Speak­ing to the Colum­bia Mis­souri­an, But­ler spoke fur­ther as to why he ini­ti­at­ed a hunger strike:

A hunger strike specif­i­cal­ly speaks to the nature of the beast that we’re deal­ing with when we talk about sys­temic issues, because it deals with human­i­ty. I think what I want peo­ple to come away with, if noth­ing else, (is) to under­stand that I’m so com­mit­ted to mak­ing things bet­ter here at the uni­ver­si­ty … that I’m lit­er­al­ly will­ing to give up my human­i­ty to see some injus­tices stop.

The day But­ler began his strike, stu­dents camped on the university’s Car­na­han Quad­ran­gle in sup­port. Con­cerned Stu­dent 1950 called for a boy­cott on all aca­d­e­m­ic ser­vices until Wolfe resigned.

The university’s response didn’t sat­is­fy. Loftin announced an online diver­si­ty train­ing pro­gram that drew skep­ti­cism from fac­ul­ty and stu­dents. Stu­dents con­front­ed Wolfe in Kansas City, ask­ing him what he thought sys­tem­at­ic oppres­sion” is. Wolfe respond­ed, Sys­tem­at­ic oppres­sion is because you don’t believe that you have equal oppor­tu­ni­ty for success.”

On Sun­day, the same day that MU foot­ball coach Gary Pinkel tweet­ed a pho­to announc­ing the full team’s sol­i­dar­i­ty with his black play­ers’ deci­sion not to play until But­ler end­ed his hunger strike, Wolfe released a state­ment indi­cat­ing that he was ded­i­cat­ed to ongo­ing dia­logue to address these very com­plex, soci­etal issues”.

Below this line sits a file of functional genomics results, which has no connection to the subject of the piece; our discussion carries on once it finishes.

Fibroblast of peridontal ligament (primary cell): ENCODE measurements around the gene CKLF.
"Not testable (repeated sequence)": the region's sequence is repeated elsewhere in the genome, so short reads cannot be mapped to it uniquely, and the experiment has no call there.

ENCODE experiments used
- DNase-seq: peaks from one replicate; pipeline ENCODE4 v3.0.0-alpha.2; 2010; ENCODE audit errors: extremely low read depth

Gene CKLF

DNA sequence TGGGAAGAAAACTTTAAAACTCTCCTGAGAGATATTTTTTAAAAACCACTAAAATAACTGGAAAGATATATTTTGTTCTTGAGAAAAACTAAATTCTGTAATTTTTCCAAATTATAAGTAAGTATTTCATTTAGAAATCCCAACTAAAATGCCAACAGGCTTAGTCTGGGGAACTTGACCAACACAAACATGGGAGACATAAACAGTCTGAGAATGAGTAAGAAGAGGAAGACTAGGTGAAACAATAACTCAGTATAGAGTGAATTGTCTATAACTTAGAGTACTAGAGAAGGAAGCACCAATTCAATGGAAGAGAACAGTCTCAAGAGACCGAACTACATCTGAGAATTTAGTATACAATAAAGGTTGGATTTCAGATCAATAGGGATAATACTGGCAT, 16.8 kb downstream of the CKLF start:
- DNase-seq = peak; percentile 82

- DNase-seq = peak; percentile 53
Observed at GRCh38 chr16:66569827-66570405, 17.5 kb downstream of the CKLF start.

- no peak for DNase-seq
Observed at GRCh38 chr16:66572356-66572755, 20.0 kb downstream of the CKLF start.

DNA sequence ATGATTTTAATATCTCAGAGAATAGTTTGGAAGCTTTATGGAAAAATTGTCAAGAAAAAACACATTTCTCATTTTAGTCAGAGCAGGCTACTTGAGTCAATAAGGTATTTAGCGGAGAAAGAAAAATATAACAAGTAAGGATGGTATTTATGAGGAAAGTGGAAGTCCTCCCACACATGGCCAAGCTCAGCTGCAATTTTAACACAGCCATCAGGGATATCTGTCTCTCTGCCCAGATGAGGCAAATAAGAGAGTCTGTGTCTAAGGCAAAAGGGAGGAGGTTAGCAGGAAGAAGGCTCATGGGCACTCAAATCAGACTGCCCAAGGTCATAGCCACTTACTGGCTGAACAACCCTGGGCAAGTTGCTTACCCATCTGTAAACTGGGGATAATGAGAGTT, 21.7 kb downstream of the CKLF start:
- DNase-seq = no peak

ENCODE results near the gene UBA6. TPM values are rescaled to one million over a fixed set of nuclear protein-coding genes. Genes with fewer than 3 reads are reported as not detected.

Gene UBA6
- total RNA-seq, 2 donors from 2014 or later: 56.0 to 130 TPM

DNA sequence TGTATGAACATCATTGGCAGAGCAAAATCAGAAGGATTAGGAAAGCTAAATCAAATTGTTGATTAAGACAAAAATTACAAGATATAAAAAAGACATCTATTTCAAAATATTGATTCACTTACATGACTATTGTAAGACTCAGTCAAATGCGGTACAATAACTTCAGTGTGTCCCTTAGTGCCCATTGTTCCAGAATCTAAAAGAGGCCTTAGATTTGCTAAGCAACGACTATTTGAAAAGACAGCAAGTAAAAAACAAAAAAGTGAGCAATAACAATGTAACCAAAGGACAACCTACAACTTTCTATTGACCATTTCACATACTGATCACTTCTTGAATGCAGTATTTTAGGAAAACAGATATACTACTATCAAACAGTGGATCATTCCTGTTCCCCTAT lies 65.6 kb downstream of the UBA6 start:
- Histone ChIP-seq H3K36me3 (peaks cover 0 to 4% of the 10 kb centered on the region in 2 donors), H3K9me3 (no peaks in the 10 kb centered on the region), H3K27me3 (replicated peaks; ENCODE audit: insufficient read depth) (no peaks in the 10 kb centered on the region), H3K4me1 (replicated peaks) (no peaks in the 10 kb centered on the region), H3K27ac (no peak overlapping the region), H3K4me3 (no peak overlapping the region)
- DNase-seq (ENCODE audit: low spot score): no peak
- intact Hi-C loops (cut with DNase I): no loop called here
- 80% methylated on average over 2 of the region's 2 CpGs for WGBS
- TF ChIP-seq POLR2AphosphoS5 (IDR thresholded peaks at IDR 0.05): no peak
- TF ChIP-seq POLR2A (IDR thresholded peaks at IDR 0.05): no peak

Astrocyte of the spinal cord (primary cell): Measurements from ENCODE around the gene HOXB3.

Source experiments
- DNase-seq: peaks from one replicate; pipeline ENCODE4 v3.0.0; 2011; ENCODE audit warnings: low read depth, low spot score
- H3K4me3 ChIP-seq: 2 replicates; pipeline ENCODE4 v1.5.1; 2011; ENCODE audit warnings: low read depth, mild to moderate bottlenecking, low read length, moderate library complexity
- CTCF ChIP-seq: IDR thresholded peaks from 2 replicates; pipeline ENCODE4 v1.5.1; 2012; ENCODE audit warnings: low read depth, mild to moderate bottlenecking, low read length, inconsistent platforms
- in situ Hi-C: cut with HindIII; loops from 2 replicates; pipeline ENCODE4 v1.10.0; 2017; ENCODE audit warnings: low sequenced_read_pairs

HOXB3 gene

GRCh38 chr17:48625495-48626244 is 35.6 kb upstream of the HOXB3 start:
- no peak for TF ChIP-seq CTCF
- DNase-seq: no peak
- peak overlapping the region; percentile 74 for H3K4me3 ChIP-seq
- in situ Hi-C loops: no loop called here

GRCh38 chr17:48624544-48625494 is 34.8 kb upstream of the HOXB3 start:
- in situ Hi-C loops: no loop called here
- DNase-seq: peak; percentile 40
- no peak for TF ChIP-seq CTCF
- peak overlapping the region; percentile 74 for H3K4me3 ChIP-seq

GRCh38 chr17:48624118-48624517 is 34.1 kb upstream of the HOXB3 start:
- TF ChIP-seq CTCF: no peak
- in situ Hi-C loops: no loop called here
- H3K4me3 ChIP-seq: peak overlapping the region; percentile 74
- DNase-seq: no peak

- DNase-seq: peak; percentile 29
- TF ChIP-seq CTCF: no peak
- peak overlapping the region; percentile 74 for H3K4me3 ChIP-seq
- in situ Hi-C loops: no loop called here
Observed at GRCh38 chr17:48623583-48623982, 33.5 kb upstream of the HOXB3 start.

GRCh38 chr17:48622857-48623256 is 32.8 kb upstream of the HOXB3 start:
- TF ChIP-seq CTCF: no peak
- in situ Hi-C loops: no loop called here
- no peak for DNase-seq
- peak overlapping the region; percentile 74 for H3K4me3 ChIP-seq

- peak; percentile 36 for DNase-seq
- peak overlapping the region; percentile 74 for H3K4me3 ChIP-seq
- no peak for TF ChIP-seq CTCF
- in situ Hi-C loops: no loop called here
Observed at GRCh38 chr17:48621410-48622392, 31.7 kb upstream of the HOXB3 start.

He resigned the fol­low­ing morning.

Foot­ball play­ers at major aca­d­e­m­ic insti­tu­tions have been show­ing increas­ing signs of activist mil­i­tan­cy. From Northwestern’s union cam­paign to Gram­bling State’s strike in 2013 in protest of their unsafe work­ing con­di­tions, there’s a grow­ing aware­ness of the pow­er that col­lege foot­ball play­ers wield. And they’re real­iz­ing that their pow­er isn’t lim­it­ed to fights over col­lege ath­letes’ rights.

At the St. Louis Post-Dis­patch, Ben Fred­er­ick­son writes, ”[Foot­ball play­ers] are no longer name­less fig­ures in video games from which they don’t prof­it. They don’t have to stick to sports. They have more ways than ever before to spread their mes­sage. And they are becom­ing increas­ing­ly aware of their pow­er, espe­cial­ly when it comes to issues of race.”

Foot­ball is deeply engrained in the social and eco­nom­ic fab­ric of the uni­ver­si­ty. When play­ers decide to take action, the admin­is­tra­tion notices. The dynam­ics of this action, which can’t be under­stood as any­thing less than a strike, shows the play­ers for what they are: work­ers, whose labor dri­ves the econ­o­my of the uni­ver­si­ty. And as work­ers, they con­trol the means of (academic/​cultural) pro­duc­tion, whether or not they glean any prof­it from it.

And though the foot­ball team’s deci­sion to strike seems to have forced Wolfe’s res­ig­na­tion, their deci­sion not to play was the result of activism across cam­pus, from both stu­dents and fac­ul­ty. The foot­ball team wouldn’t play until But­ler start­ed eat­ing. But­ler wouldn’t eat until Wolfe was out. No one was act­ing alone.

Alex Lubben is the for­mer Deputy Pub­lish­er at In These Times and is cur­rent­ly a free­lance jour­nal­ist in New York. You can fol­low him on Twit­ter at @alexlubben.